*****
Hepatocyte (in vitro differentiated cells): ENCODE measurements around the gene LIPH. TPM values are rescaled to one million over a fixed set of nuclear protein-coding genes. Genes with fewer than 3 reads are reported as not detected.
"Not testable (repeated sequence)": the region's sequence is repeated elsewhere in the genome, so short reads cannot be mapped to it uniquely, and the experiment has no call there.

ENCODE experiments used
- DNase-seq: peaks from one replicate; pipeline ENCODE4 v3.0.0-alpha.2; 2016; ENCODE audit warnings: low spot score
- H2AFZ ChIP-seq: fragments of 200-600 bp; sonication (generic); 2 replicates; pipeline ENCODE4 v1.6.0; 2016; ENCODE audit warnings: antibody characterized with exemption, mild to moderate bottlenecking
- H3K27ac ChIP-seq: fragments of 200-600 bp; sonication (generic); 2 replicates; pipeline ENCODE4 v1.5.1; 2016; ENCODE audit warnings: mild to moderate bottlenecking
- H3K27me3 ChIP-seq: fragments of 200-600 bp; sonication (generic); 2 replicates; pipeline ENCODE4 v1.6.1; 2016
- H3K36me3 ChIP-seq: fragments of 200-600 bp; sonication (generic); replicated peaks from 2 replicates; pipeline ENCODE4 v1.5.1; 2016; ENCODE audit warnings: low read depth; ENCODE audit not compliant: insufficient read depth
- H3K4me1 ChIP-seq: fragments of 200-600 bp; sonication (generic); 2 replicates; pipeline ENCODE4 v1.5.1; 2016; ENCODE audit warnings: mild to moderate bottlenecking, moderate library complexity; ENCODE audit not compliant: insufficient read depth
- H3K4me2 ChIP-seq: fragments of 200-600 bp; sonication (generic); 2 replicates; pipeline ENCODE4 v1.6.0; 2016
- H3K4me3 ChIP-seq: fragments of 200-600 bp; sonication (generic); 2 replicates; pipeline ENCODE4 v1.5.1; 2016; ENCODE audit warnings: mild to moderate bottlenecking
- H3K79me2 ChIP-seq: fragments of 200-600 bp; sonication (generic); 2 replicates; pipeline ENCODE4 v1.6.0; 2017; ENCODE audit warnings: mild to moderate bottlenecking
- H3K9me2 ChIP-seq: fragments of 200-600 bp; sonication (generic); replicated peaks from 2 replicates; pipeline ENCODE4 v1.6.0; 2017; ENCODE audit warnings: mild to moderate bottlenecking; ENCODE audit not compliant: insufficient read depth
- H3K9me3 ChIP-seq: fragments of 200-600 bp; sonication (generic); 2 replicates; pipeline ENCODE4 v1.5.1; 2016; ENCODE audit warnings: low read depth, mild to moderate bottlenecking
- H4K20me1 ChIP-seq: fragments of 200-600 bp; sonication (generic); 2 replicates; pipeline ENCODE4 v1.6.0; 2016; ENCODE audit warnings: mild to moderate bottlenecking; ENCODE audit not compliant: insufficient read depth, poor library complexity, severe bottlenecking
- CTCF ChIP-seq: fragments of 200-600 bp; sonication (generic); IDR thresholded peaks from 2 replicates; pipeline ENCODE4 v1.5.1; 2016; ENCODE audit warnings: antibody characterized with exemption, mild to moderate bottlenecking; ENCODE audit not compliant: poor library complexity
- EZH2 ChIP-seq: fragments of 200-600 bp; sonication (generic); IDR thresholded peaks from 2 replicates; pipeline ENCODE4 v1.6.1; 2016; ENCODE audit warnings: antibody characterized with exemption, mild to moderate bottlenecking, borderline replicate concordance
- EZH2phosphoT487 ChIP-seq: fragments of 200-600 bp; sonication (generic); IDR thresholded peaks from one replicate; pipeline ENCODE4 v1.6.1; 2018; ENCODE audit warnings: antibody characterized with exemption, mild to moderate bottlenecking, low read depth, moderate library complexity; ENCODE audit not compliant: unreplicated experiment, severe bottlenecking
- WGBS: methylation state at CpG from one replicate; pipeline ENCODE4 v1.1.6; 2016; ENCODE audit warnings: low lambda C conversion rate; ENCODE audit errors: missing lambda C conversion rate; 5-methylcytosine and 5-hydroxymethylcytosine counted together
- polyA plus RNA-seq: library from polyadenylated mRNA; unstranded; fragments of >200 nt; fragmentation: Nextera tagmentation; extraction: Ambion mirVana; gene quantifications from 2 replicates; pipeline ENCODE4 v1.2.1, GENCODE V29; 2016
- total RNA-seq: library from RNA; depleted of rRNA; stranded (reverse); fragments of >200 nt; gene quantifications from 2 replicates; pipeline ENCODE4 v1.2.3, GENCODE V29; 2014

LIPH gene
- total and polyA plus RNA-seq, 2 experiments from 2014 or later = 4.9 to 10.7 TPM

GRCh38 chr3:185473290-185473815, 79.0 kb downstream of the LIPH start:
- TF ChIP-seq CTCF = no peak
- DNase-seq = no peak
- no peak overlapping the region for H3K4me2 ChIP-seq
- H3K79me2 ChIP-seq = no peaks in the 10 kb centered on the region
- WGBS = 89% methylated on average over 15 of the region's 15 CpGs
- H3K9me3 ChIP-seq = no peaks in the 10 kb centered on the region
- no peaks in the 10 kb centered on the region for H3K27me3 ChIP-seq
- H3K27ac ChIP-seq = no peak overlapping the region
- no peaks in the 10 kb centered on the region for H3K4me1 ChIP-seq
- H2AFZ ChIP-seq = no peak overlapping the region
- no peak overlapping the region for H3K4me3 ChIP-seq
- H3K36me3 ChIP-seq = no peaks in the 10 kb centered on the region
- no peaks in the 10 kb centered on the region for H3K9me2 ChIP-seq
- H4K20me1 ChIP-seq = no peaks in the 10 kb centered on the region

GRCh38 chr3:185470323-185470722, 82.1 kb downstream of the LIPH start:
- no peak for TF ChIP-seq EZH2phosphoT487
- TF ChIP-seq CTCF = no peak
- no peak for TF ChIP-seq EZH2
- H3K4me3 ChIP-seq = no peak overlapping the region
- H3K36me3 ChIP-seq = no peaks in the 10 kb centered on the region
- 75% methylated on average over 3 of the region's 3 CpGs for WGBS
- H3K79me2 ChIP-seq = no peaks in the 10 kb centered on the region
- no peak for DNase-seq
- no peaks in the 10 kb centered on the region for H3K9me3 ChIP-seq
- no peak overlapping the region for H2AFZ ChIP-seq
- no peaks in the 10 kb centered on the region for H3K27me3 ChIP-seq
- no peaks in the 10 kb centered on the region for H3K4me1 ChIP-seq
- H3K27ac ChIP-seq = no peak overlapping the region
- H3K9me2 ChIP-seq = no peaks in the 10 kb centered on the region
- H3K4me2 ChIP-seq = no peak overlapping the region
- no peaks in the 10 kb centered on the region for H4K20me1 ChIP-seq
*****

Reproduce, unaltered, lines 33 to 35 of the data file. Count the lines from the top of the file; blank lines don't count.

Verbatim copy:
- no peaks in the 10 kb centered on the region for H3K4me1 ChIP-seq
- H2AFZ ChIP-seq = no peak overlapping the region
- no peak overlapping the region for H3K4me3 ChIP-seq